The App Association says the app industry is facing a talent shortfall due to inadequate K-12 computer science education. “Right now, it’s easier for a student to find a class in AP Latin than it is to find one in AP computer science,” Reed says.

In response, The App Association cofounded the Computer Science Education Coalition in March 2016 with a host of businesses and nonprofits, including Amazon,, Facebook, and more. Its advocacy efforts center on getting Congress to pass legislation that would invest $250 million in K-12 computer science education.

While working to support the rise of a robust workforce, The App Association has also been helping to pave the way for new jobs and technology advancements in the healthcare sector. Its Connected Health Initiative, for instance, is dedicated to modernizing regulations that The App Association says restrict technology applications in healthcare. Along with committee members like the American Medical Association and George Washington University, The App Association is advocating for the use of connected technologies that will help improve the health of consumers and patients.

“We see the opportunities everywhere. Just look at the devices in everyone’s pocket and on everyone’s wrist,” Reed says. “So how do we educate the talent to build it, how do we improve the physical and regulatory infrastructure to support it, how do we do it in a way that is private and secure? Those are the questions that we have to answer. We are hopeful that the government will either be a partner where it needs to be or get out of the way when that’s the best alternative.”

From left: Girl Scout badges for Website Design, Entertainment Technology, and Computer Expert.

Girls’ confidence gets a boost when they can point to a robot they built and say, ‘I did that.’

Raising Tech’s Next Generation

Girl Scouts of the USA; New York City

In 1912—eight years before women could vote—Juliette Gordon Low founded the Girl Scouts of the USA (GSUSA) to “prepare girls to meet their world with courage, confidence, and character.”

More than a century later, Low’s charge includes getting girls to better engage with science, technology, education, and math (STEM).

“Despite the progress women have made in STEM, girls still receive unspoken messages that STEM is not for them,” says Suzanne Harper, GSUSA’s STEM strategy lead. “At school, they may notice that boys are called upon more often in STEM classes. When they see scientists, engineers, or computer programmers in the news or as characters on TV or in movies, they’re often men.”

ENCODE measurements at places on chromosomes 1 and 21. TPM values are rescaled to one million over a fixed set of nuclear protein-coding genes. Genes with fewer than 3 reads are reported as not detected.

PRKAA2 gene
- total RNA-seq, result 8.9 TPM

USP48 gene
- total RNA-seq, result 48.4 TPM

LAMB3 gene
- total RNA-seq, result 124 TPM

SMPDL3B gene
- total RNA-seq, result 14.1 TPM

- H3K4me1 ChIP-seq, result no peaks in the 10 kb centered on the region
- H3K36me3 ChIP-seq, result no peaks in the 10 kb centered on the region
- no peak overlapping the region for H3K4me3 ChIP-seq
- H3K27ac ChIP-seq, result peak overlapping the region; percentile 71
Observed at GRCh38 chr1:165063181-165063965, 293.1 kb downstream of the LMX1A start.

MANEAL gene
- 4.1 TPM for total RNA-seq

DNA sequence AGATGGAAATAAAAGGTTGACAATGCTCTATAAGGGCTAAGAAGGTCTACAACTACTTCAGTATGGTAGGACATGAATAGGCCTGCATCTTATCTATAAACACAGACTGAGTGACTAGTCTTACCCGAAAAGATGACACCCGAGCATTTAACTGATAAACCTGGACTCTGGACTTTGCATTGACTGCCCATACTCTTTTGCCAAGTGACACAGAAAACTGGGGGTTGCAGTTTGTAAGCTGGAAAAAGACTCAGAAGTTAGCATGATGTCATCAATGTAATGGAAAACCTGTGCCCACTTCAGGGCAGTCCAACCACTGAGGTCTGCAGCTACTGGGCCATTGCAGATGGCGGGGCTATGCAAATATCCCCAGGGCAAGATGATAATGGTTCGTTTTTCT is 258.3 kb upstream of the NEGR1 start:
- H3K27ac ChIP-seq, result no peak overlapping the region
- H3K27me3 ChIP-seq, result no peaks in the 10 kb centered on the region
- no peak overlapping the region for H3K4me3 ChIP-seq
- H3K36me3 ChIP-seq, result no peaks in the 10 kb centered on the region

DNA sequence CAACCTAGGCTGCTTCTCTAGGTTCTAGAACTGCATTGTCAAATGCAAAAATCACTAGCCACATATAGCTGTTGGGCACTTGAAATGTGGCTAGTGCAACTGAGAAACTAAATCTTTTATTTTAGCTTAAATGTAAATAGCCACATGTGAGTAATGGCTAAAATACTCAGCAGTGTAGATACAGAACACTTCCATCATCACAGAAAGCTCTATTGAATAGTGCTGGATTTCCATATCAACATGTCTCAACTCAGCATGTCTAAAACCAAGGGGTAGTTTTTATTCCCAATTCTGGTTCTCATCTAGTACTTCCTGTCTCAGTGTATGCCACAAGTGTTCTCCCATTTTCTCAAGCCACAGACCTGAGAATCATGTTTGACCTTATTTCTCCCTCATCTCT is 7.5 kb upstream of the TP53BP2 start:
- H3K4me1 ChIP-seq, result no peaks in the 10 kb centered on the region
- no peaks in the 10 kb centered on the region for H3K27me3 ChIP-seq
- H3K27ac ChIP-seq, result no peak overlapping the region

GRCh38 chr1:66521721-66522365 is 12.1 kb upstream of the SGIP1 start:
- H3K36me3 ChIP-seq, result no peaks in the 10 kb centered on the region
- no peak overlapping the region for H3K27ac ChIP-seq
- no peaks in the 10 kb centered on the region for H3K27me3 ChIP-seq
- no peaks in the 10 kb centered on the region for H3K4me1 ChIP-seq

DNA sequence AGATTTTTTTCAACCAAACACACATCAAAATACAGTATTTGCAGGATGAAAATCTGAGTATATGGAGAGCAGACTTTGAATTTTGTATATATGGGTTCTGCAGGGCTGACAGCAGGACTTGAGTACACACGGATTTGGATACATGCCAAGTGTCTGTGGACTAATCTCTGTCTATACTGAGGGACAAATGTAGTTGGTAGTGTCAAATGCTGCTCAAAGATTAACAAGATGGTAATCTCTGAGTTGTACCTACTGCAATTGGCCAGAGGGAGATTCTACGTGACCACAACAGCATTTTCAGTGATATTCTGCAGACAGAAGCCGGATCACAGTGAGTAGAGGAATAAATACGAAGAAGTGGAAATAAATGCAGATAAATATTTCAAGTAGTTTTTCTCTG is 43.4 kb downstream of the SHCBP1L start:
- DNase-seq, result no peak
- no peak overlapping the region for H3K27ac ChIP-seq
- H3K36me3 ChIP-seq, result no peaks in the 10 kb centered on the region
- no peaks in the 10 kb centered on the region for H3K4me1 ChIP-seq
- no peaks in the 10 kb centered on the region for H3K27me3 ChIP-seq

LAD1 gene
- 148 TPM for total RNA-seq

To change the discourse, GSUSA has partnered with respected organizations like the National Science Foundation, AT&T, Google, Dell, and others to connect girls with mentors and give them exposure and hands-on experience in everything from robotics to energy conservation.

“Hands-on learning is one of the best ways to learn STEM, for both boys and girls,” Harper says. “Girls enjoy doing projects that give them practical experience and the satisfaction of doing something in real life. Not only do hands-on activities spark their interest, but girls’ confidence gets a boost when they can point to a robot they built or an experiment they completed and say, ‘I did that.’”

The initiative also is helping to breakdown stereotypes. A recent study by the Girl Scout Research Institute found that girls who participated in STEM programs developed a “more equitable perception of the relative abilities of men and women in STEM.”

There’s more for girls to learn than just coding. E-commerce is another part of the STEM pie, so in 2014, GSUSA launched “Digital Cookie”—an online version of its iconic annual cookie fundraiser—for scouts to get experience creating a website, individualizing their sales pitches, and running their cookie businesses online.

Initiatives like these are “preparing girls to be leaders in the high-tech, fast-paced, e-commerce world of today,” Harper says.

GSUSA also offers STEM-related badges—like its Computer Expert badge for Brownies and an Entertainment Technology badge for Juniors—to scouts who have completed all of the required tech activities. This fall, the organization will roll out another wave of STEM-focused programs.

STEM programming is now a fixture in GSUSA, but it comes alongside a whole host of other programs—all designed to give girls the tools they need to discover their own personal passions.

“We hope to see more women using the leadership skills they’ve learned in Girl Scouts to change the world in any area they choose and in ways both big and small,” Harper says.

The Association for Advancing Automation (A3) is putting notice on the robotics industry with “Why I Automate.” (Pablo_K/Thinkstock)

Emily Bratcher

By Emily Bratcher

Emily Bratcher is a Contributing Editor for Associations Now. MORE